In this project, we will cover:

  • Domain-Driven Design (DDD): Domain-driven design has been around for a decade or two, but has really taken off in the last few years, as more developers start tackling software of growing complexity. DDD is a methodology (as in “a framework that is used to structure, plan, and control the process of developing an information system”) that addresses the broad topic of researching, understanding and then designing the conceptual part of whole systems. DDD makes the developer focus on the core functionality by isolating it into a domain model, separate from other concerns, and also by bringing the developer closer to the business user’s language. It does this through the core concepts of “ubiquitous language” and “bounded contexts”, which we will discuss in a later article. The goal of DDD is to create a set of techniques, concepts, patterns and language that directs you to focus on the domain, on the concepts of the system, rather than on the underlying technologies. Said differently, if you want to produce good software, it is more critical that you understand what an Order is and does logically, rather than decide which NoSQL store du jour to use. The latter is often more exciting to technologists, and is also a case of putting the cart before the horse. DDD will help not only build better software through better focus, but also help us do simple things like give us direction in project structure.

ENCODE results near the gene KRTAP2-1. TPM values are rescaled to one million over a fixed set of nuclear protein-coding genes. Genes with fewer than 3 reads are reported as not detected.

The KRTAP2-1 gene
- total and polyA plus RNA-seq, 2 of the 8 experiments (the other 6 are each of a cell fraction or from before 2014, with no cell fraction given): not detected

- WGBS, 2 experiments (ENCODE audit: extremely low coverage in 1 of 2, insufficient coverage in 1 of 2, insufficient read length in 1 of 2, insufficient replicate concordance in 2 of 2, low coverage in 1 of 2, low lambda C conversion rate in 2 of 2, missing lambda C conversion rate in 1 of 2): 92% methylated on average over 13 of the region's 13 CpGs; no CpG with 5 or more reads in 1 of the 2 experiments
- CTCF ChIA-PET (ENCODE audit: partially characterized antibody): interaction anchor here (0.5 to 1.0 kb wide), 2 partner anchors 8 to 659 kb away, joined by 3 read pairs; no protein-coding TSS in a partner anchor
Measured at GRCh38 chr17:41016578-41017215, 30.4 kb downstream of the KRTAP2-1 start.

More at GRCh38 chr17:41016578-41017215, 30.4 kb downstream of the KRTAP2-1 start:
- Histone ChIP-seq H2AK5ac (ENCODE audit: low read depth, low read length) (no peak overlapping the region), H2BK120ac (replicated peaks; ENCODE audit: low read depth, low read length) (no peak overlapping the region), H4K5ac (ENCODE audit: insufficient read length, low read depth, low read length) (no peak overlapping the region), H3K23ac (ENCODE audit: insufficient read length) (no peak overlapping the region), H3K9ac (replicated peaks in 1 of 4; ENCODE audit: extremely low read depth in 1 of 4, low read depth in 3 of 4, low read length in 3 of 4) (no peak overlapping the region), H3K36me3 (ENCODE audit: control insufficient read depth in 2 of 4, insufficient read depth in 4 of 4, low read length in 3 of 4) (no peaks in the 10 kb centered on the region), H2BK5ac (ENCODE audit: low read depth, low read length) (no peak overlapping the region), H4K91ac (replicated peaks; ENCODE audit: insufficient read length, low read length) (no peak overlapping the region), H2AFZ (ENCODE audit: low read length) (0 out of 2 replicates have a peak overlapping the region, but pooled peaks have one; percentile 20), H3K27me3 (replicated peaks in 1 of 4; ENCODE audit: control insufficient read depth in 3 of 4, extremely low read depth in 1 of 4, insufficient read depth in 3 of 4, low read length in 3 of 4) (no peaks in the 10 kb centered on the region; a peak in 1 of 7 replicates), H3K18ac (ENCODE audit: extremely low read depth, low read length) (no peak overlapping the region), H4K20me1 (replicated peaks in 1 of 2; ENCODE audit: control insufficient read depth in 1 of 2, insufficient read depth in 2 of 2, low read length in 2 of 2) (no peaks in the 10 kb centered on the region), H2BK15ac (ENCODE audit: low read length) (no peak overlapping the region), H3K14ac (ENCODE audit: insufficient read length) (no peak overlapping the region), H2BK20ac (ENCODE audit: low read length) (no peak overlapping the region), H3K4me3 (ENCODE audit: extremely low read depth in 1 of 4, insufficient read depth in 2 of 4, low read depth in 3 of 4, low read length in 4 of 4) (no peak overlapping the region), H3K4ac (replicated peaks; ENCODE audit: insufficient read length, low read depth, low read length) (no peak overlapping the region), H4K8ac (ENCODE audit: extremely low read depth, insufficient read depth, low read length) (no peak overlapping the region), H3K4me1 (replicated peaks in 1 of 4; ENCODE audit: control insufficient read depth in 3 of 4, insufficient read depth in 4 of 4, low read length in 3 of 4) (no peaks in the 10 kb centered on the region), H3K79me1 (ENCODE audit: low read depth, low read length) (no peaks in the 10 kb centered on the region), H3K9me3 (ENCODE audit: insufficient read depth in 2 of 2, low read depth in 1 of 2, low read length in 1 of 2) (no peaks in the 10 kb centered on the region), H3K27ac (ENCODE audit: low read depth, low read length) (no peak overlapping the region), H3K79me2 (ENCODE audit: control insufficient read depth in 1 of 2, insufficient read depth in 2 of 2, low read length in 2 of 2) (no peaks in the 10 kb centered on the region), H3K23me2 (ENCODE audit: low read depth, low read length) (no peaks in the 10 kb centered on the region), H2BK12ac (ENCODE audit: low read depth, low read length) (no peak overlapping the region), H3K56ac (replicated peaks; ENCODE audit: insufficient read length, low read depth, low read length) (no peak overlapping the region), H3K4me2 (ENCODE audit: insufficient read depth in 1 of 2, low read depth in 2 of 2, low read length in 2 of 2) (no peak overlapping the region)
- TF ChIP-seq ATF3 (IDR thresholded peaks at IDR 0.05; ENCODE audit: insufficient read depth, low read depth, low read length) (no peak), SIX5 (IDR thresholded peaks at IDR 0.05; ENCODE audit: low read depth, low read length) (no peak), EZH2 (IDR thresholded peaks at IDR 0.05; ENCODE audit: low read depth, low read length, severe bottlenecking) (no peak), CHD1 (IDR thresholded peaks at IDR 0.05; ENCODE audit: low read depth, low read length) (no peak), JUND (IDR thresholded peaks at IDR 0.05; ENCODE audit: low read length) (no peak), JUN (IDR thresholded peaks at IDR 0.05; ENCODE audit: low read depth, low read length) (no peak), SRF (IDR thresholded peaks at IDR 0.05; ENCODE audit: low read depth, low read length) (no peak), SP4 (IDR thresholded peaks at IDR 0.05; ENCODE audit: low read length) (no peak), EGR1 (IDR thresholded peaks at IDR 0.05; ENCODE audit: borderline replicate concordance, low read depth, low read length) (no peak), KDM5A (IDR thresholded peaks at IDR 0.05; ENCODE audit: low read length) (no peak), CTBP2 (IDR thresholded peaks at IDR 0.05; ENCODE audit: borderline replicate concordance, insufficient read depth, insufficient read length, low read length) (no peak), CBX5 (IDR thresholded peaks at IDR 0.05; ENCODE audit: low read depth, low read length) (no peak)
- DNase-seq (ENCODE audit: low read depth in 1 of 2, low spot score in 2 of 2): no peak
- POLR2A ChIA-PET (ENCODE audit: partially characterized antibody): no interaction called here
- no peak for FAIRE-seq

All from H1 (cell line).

• Command Query Responsibility Segregation (CQRS): This is actually a simple architectural concept or pattern, rather than a comprehensive, technology-specific framework or methodology. The goal is implied in the name itself. The idea is that commands/actions that tell a system what to do and that change the state of the system are segregated, at least logically, from the act of querying the state of the system. Reads and writes frequently contend in busy systems. CQRS is an approach to mitigate that reality of system design. Again, we’ll explore this in its own article soon.